The Bloody Baron's Bereavement

Entry for the 'One Week in Hogwarts' Competition.
This is just a one shot for me to practice writing in third person as it isn't something I'm comfortable with! Practice makes perfect though, I hope!


1. Murder

Helena’s hair whipped through the air as she ran from the cover of one tree to another. She couldn't step in the light. She could hear the soft, gentle footsteps of her pursuer as she stopped in front a particularly gnarled tree. She’d dropped her wand when her follower had shot the first spell at her and missed. He’d only just missed. Wandless and panting, Helena knew she was in more than just a spot of trouble. In fact, had her mother been with her she knew her mother would have called it a ‘flock of trouble’. Helena was sick of the bird jokes. Maybe that was one of the other reasons that she had left, she pondered.

Looking down at the velvet wrapped parcel in her hands however, she knew that it was not. Her dear mother had rebuffed her daughter’s pleas for help and more knowledge and so Helena had taken action. Compared to her mother, Helena knew she would never be seen as smart. She doubted she would even be seen as average to those who knew her mother. It wasn't fair. She could feel the edges and attributes of her prize through the midnight blue velvet. With one last small smile she placed it between herself and the tree. She knew that if she looked at it any longer guilt would tear her apart inside. Her mother had once told her that guilt could kill. For once Helena knew that her mother was right.

She couldn't hear the footsteps any more, but far from feeling relieved Helena felt even more panicked. Her opponent had great skill, she knew that much, and far from being arrogant Helena also knew that she was no match for him in a fight. Flight was her only option, ironically enough. She didn’t have much time to decide what to do. Helena slowly turned her head to the right, hoping that the trees there might provide her with her escape route.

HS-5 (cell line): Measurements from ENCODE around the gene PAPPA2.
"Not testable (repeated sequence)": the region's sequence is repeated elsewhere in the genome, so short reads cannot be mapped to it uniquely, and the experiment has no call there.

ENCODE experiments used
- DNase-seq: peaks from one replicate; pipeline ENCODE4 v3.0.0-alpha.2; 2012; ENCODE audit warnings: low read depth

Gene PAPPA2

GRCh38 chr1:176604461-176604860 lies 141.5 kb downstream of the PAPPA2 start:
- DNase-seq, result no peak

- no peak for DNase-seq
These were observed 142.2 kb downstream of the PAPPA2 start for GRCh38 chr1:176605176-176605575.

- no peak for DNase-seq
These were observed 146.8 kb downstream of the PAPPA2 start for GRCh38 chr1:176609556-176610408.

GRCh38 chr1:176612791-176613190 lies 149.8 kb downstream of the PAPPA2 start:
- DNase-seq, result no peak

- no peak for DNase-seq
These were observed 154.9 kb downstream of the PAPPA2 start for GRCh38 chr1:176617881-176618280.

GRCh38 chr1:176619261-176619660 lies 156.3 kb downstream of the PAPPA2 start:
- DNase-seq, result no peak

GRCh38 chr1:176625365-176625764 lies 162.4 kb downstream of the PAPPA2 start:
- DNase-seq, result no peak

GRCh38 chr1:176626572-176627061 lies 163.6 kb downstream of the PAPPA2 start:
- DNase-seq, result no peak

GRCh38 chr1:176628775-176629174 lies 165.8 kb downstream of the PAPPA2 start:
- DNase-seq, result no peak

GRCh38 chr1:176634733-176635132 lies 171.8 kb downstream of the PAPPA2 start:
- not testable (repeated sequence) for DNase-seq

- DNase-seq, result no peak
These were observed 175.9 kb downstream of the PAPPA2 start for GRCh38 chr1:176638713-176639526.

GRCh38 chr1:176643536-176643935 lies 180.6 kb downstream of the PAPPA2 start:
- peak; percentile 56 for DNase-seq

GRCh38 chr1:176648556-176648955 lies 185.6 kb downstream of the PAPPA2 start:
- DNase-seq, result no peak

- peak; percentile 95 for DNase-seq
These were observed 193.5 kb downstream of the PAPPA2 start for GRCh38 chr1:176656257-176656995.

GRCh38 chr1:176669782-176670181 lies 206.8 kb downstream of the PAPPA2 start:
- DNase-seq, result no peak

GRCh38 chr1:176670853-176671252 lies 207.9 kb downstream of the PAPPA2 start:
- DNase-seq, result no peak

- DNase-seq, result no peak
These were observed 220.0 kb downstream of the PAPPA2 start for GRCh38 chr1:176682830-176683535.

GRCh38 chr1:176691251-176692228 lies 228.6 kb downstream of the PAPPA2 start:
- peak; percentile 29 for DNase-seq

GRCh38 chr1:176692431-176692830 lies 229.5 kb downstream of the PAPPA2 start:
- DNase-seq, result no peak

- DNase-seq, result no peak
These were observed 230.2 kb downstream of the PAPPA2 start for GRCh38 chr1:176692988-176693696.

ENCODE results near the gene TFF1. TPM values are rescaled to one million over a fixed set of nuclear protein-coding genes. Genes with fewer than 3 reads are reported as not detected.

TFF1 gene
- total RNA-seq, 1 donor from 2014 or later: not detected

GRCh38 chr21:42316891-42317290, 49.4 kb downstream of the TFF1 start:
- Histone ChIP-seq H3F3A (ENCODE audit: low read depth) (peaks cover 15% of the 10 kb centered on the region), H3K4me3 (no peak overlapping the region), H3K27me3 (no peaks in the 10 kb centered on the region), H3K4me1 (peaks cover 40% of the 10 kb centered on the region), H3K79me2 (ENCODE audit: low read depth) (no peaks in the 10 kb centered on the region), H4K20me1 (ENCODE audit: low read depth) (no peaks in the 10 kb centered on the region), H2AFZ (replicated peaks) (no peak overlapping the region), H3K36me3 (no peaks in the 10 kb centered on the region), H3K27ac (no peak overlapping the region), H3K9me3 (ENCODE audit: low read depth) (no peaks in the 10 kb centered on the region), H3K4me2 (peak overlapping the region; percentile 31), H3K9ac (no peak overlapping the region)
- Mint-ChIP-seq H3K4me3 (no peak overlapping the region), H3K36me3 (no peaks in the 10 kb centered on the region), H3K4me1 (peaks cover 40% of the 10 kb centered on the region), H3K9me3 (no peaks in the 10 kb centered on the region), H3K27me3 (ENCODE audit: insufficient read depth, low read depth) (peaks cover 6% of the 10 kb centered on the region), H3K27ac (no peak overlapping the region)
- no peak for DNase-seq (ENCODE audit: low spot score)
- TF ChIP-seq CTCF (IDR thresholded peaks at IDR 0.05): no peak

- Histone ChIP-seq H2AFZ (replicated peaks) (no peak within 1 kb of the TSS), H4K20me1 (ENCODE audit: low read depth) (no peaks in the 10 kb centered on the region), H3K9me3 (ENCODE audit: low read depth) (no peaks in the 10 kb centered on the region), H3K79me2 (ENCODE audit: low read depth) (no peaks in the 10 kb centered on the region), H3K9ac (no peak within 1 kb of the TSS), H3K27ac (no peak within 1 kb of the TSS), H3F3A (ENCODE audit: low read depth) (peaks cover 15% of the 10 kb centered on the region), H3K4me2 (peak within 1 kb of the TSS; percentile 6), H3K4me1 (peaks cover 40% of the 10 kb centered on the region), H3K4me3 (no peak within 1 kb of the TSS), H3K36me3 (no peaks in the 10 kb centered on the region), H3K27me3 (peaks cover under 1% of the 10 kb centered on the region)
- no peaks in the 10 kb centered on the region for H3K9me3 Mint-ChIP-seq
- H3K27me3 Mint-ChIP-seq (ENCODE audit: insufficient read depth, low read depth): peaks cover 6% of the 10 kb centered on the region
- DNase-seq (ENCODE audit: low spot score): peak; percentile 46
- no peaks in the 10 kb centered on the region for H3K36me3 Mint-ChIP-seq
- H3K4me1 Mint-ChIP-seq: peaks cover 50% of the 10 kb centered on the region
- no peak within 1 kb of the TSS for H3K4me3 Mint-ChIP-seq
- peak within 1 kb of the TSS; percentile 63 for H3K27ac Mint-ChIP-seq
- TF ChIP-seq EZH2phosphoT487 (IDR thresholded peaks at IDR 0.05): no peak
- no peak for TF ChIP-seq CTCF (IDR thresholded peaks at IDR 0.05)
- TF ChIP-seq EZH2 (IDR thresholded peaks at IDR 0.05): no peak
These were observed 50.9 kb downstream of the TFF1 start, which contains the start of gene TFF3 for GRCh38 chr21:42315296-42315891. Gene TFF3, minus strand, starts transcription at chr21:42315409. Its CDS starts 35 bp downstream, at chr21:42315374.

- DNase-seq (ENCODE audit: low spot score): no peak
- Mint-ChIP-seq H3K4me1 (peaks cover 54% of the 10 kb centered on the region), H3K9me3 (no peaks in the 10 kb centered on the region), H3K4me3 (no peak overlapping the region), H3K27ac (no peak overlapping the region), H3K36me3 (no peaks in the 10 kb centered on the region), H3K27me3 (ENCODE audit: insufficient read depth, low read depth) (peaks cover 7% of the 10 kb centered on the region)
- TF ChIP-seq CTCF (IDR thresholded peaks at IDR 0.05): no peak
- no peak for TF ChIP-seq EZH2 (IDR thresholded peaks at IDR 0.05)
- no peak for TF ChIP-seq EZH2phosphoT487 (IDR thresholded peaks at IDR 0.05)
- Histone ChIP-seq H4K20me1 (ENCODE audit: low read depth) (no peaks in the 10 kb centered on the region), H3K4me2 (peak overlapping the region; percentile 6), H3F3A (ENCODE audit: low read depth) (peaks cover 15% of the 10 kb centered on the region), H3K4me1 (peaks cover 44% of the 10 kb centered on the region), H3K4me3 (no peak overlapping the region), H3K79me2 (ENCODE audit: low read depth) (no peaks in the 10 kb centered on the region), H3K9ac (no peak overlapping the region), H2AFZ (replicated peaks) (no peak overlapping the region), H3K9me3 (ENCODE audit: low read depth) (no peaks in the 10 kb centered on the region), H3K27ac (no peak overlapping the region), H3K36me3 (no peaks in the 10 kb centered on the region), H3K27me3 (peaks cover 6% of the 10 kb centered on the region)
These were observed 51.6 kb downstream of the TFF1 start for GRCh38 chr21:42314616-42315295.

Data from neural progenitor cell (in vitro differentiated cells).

A twig snapped to her left.

This was it. It was over. He wasn’t going to reason with her now. He’d tried and failed. Helena knew that she was dead. She was the walking dead, but not for long.

The dagger entered her abdomen. Helena’s eyes flicked from the weapon to the blood seeping from the wound. She almost laughed. Of all the crude, medieval weapons with no magical properties to kill her with he chose a dagger. How romantic.

She looked up to see the face that she knew all too well.  The Baron, with his eyes stormy with rage and burning with an animalistic anger he made no move to remove the dagger from her stomach. The scent of roses clung to his expensive clothing. He’d often given her roses, she recalled. He’d appear at their home with roses and promises. She had spurned them all.

And now the man who had professed himself her lover had turned into her killer.

She wanted to laugh again but her mouth had filled with the copper taste of blood, her blood. Helena’s staggered breaths now turned to choking, a bloody, strangled choking. As she slipped down against the rough surface of the tree she was halted by a hole in its surface. The velvet parcel was caught in its rim. This was it. Her mother had sent this man to retrieve her daughter. The Baron had told her that her mother cared only for her, not her prized possession. Helena did not believe them.

This thing had killed her. Not this man or her mother, but the parcel in her hand, and she knew it would kill again because knowledge was power and power was sought by too many. And so with one final push and her energy spent, she pushed the parcel into the hollow of the tree. Her knees finally buckling and her blood dying her blue dress red, Helena collapsed onto the leaf-strewn floor. As her eyes flickered close she couldn’t hear the diadem hit the bottom of the hollow tree.

As the baron screamed at the starry sky and collapsed at her side she couldn’t feel his fingers probing her neck and wrists for some sign of life.

Instead she begged for her mother’s forgiveness and prayed that the diadem would never be found again.

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